The DC Metro reported 275,000 rides as of 11 a.m. on Saturday. This was 82,000 more than the 193,000 reported at the same time on Friday, which was Donald Trump's inauguration day. Rider volume was eight times greater than is typical on a Saturday, officials said.
Girls stood along the Smithsonian's Air and Space Museum on 4th Street knitting pink beanies with cat ears, called "pussy hats," as a symbol of solidarity among protestors. A group called the Pussyhat Project made the pattern available for free on its website ahead of the march and encouraged women to download it and knit or crochet hats for the march.
This banner that read "Hear me roar in numbers too big to ignore" was hung near the steps of the Smithsonian's National Gallery under a temporary cellular tower. Wireless operators said they spent two years updating their networks to prepare for the inauguration and had deployed temporary infrastructure to deal with large crowds.
The large concentration of people in a small area who were all trying to tweet, Snapchat, post photos to Instagram, stream live video on Facebook, and text message each other overwhelmed major mobile networks for much of the day.
Filmmaker Michael Moore asked women at the March to call their elected officials every day. He said he'd put out a call to action on his Facebook page daily. He said if women flood the congressional switchboard, they will force change.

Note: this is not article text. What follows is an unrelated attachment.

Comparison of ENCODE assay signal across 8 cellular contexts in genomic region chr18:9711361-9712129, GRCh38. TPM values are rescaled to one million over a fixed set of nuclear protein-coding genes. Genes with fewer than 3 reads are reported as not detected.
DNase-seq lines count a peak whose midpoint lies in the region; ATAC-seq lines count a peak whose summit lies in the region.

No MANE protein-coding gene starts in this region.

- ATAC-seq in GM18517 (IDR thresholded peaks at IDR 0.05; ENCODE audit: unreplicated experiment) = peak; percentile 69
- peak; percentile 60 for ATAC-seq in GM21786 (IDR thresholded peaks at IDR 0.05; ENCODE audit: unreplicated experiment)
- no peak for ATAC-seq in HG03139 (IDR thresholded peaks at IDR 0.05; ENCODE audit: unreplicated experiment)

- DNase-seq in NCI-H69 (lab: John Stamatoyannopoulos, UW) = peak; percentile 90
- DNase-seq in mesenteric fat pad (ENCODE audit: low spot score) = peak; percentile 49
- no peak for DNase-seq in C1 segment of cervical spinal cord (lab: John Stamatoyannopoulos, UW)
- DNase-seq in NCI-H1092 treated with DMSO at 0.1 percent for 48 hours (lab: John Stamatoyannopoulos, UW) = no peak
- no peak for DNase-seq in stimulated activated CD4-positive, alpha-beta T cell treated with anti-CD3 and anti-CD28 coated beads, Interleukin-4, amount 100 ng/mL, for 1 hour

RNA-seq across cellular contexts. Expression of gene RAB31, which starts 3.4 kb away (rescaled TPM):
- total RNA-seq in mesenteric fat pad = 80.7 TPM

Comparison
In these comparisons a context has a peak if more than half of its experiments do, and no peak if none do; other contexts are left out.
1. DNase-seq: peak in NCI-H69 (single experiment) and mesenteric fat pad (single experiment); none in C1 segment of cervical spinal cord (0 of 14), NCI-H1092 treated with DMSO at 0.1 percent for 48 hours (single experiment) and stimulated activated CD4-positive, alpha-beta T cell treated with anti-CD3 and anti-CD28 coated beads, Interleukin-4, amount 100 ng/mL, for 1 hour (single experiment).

These women sat on the steps of the Smithsonian's National Gallery of Art after the Women's March in Washington, DC. People were finally able to get cell service along the mall as crowds began to disperse.
Cell phone networks were overloaded Saturday and most people experienced delays sharing photos and video of the March. The closer one got to the National Mall and as crowds dispersed, service improved. Most of the temporary infrastructure had been placed along the Mall for the inauguration.
The organizers of the Women's March worked with the disability community to ensure the march was accessible for people of all abilities. The Women's March Disability Caucus, a group formed on Facebook, worked with national organizing committee to set up an Americans with Disabilities Act, or ADA, tent at the rally, which offered volunteers to assist people who needed it for the march.
Ahead of Friday's inauguration, planners covered up signs on porta-potties along the National Mall with the president's first name "Don John." On Saturday, protestors tore off the pieces of paper covering it.